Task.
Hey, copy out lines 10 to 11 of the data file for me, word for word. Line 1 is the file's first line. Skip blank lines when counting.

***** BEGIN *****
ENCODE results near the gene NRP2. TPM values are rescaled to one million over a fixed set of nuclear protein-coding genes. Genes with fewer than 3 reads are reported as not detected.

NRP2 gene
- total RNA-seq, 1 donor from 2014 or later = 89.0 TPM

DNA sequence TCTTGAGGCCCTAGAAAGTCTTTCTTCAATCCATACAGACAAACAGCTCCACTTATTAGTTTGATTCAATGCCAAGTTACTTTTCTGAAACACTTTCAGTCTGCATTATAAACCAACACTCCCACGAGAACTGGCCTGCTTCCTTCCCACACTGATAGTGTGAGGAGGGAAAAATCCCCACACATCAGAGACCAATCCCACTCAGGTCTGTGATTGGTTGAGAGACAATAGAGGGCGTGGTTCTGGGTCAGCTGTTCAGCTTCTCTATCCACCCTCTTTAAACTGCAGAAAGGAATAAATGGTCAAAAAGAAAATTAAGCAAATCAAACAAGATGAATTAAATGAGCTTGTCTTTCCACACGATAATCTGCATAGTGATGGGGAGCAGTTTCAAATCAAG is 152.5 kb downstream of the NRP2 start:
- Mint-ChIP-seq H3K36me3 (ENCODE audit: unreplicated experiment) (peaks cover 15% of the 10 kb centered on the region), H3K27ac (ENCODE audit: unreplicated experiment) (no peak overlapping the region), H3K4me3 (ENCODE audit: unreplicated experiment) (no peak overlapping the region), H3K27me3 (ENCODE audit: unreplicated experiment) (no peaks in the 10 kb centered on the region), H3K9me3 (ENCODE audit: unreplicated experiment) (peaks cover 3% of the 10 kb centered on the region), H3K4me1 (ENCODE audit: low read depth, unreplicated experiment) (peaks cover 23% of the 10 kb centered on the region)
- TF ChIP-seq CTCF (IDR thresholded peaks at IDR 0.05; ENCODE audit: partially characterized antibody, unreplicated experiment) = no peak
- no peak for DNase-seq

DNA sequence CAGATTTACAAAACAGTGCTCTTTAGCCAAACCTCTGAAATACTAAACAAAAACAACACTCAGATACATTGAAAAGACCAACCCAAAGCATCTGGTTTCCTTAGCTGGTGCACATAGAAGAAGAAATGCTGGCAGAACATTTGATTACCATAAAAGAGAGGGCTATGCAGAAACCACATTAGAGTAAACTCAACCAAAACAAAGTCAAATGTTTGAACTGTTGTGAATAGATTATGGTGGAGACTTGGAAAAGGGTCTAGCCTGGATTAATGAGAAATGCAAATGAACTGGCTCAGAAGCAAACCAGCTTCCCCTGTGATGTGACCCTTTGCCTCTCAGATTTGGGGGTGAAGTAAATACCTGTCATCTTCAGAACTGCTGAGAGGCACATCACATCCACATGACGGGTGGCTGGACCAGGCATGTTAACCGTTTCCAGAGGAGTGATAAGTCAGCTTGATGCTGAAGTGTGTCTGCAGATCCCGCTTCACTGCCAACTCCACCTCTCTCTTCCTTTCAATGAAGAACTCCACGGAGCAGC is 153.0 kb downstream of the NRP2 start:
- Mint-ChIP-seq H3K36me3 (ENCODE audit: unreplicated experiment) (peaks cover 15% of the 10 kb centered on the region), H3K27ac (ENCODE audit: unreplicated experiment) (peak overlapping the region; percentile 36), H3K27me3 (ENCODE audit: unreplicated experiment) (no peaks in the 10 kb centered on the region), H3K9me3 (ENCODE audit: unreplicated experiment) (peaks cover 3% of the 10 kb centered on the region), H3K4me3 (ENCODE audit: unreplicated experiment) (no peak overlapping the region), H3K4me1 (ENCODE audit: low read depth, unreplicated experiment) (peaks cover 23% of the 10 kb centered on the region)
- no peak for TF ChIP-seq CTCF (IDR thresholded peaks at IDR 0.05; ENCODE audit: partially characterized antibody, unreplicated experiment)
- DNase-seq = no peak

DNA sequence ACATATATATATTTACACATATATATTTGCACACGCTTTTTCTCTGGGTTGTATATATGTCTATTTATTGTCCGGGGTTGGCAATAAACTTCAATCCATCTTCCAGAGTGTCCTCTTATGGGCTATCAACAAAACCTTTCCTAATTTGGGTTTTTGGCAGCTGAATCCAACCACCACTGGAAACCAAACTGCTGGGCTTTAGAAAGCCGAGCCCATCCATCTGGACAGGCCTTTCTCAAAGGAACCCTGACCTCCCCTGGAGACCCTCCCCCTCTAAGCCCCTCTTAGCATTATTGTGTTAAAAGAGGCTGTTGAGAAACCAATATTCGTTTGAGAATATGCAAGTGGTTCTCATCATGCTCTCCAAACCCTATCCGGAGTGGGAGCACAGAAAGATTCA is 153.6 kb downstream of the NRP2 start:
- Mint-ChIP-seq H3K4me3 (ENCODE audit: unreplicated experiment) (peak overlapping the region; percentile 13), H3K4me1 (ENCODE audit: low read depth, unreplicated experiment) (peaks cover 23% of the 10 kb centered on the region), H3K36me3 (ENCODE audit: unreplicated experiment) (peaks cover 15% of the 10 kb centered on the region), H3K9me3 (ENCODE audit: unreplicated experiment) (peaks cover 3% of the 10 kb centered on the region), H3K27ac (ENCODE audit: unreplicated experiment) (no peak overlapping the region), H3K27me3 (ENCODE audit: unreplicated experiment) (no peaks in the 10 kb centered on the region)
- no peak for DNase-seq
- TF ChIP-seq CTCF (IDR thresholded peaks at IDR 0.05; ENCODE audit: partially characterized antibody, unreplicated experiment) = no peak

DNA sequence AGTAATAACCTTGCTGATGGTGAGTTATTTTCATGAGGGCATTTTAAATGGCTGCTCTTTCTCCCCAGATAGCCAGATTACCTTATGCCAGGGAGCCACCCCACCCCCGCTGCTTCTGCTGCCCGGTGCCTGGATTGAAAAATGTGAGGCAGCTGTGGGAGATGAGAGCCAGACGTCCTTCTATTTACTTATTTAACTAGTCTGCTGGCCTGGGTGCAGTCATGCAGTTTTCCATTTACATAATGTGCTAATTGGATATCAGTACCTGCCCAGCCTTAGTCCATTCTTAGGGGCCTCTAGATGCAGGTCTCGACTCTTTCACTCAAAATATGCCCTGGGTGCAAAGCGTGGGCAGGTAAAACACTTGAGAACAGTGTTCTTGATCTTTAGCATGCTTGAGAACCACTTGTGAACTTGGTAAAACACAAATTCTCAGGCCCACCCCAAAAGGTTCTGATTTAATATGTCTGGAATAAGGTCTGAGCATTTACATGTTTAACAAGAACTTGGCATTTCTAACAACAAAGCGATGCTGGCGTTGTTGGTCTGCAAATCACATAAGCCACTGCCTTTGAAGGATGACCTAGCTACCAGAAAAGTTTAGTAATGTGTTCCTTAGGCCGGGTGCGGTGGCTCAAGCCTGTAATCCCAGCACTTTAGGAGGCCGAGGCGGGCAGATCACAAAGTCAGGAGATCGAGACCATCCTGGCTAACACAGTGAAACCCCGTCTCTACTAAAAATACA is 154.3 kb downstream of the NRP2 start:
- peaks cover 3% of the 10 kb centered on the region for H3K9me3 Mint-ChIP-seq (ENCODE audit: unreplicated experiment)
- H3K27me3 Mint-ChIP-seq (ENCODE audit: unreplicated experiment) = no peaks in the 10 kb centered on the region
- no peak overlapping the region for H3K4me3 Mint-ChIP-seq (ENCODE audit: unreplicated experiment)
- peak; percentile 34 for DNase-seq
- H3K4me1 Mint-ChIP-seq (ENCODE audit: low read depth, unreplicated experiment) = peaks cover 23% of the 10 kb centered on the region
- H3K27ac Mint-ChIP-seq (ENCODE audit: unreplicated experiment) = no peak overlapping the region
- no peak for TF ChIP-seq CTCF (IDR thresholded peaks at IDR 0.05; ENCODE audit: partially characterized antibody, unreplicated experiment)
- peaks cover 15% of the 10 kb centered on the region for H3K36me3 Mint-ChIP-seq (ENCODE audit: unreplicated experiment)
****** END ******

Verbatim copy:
- no peak for TF ChIP-seq CTCF (IDR thresholded peaks at IDR 0.05; ENCODE audit: partially characterized antibody, unreplicated experiment)
- DNase-seq = no peak